The state corrections official who stands beside condemned inmates as they take their last breaths in Florida's death chamber recently pulled back the veil on what has largely been a very secretive execution process.
The testimony was given during a Feb. 11 hearing in a lawsuit involving Paul Howell, a death row inmate scheduled to die by lethal injection Wednesday. Howell is appealing his execution; his lawyers say the first of the injected drugs, midazolam, isn't effective at preventing the pain of the subsequent drugs.
The Florida Supreme Court specifically asked the circuit court in Leon County to determine the efficacy of the so-called "consciousness check" given to inmates by the team leader.
The testimony is notable because it shows that the Department of Corrections has changed its procedures since the state started using a new cocktail of lethal injection drugs. A shortage of execution drugs around the country is becoming worse as more pharmacies conclude that supplying the lethal chemicals is not worth the bad publicity and the legal and ethical risks.
Timothy Cannon, who is the assistant secretary of the Florida Department of Corrections and the team leader present at every execution, told a Leon County court that an additional inmate "consciousness check" is now given due to news media reports and other testimony stemming from the Oct. 15 execution of William Happ.
Happ was the first inmate to receive the new lethal injection drug trio. It appeared Happ remained conscious longer and made more movements after losing consciousness.
Cannon said in his testimony that during Happ's execution and the ones that came before it, he did two "consciousness checks" based on what he learned at training at the Federal Bureau of Prisons in Indiana — a "shake and shout," where he vigorously shakes the inmate's shoulders and calls his name loudly, and also strokes the inmate's eyelashes and eyelid.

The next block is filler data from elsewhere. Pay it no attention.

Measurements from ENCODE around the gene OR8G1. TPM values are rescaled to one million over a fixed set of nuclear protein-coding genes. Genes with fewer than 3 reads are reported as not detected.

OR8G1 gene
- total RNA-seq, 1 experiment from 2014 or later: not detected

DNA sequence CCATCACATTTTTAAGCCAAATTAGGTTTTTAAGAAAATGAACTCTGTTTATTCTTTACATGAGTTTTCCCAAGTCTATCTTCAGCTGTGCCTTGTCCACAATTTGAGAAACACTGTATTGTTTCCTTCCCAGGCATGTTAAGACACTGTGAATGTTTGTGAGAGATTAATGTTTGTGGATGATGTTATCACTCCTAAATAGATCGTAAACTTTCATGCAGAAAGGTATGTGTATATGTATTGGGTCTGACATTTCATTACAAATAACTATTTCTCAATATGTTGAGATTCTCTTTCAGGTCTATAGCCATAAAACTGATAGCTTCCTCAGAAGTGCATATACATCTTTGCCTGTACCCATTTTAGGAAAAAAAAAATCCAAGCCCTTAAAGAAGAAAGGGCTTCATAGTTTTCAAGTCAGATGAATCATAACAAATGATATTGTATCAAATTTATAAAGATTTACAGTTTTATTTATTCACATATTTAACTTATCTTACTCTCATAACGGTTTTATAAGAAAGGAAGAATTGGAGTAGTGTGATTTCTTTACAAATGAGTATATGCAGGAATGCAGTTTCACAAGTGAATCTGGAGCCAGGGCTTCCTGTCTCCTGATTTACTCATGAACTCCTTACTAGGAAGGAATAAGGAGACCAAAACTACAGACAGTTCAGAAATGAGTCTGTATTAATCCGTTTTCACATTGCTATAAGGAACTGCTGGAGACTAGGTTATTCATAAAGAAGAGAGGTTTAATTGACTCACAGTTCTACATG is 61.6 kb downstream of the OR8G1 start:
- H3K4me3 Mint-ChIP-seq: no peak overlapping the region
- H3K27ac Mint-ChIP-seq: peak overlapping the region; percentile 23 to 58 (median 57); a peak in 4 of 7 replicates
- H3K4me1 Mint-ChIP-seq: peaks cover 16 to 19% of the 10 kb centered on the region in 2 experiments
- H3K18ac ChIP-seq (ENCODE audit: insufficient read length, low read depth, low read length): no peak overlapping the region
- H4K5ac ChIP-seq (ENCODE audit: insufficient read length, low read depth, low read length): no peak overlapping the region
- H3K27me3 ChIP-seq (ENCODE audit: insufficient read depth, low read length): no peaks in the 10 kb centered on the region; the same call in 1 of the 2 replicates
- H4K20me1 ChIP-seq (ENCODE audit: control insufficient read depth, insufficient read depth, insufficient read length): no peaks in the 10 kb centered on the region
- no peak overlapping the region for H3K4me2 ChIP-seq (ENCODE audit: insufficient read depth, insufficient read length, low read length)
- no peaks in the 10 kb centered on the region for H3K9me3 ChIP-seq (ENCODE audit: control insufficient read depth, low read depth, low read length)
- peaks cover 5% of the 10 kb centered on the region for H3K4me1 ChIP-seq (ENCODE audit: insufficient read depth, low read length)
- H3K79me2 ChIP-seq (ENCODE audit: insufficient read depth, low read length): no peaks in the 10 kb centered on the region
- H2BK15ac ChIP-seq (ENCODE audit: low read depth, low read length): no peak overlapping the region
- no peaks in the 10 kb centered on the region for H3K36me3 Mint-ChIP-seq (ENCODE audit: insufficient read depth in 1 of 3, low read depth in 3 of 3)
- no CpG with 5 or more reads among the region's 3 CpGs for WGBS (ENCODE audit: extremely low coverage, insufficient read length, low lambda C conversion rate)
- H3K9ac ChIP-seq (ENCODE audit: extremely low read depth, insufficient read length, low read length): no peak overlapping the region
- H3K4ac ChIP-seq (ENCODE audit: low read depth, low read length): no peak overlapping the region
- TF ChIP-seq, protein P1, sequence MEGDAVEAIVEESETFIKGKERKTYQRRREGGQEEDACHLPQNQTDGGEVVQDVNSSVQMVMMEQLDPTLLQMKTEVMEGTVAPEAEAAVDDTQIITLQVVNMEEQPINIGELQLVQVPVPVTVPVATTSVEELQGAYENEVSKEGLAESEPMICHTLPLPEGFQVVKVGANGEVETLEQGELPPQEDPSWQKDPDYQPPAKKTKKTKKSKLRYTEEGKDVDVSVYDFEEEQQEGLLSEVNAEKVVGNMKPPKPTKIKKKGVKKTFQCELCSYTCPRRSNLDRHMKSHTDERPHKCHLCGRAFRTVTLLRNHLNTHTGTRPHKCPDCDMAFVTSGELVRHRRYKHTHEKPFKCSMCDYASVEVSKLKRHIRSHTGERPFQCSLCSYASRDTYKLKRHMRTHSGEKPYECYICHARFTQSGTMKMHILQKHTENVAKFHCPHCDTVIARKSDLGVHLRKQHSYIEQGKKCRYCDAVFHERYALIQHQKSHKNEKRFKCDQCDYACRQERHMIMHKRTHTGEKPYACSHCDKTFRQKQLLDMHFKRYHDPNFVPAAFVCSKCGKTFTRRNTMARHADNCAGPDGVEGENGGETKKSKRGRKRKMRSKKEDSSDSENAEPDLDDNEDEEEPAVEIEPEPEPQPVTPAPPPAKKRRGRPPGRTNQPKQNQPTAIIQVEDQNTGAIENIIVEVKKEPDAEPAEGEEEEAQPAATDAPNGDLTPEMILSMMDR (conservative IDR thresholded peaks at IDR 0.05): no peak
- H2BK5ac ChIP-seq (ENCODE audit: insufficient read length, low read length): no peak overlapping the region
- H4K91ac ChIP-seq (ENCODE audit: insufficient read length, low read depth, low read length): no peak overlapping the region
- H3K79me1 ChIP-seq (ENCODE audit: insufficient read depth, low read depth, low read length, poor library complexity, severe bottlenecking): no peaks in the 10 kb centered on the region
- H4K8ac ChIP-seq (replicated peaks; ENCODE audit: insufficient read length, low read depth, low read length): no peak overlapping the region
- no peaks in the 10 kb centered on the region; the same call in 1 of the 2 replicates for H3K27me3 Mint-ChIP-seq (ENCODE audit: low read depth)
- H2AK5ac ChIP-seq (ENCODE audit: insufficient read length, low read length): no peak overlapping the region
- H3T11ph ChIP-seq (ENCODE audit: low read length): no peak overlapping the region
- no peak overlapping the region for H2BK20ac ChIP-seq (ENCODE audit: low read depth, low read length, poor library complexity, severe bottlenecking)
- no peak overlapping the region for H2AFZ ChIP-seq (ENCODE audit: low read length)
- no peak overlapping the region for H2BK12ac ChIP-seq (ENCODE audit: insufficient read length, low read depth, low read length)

After Happ's execution, Cannon said the department decided to institute a "trapezoid pinch," where he squeezes the muscle between an inmate's neck and shoulder.
It was added "to ensure we were taking every precaution we could possibly do to ensure the person was, in fact, unconscious," Cannon said. "To make sure that this process was humane and dignified."
Cannon said an inmate is first injected with two syringes of midazolam and a syringe of "flush" — saline solution — to get the drug into the body. Midazolam is a sedative.
Once the three syringes have been administered from an anonymous team of pharmacists and doctors in a back room, Cannon does the consciousness checks.
Meanwhile, the team in the back room watches the inmate's face on a screen, which is captured by a video camera in the death chamber. The inmate is also hooked up to a heart monitor, Cannon said. There are two executioners in the back room along with an assistant team leader, three medical professionals, an independent monitor from the Florida Department of Law Enforcement and two corrections employees who maintain an open line to the governor's office.
If the team determines that the inmate is unconscious, the other two lethal drugs are administered.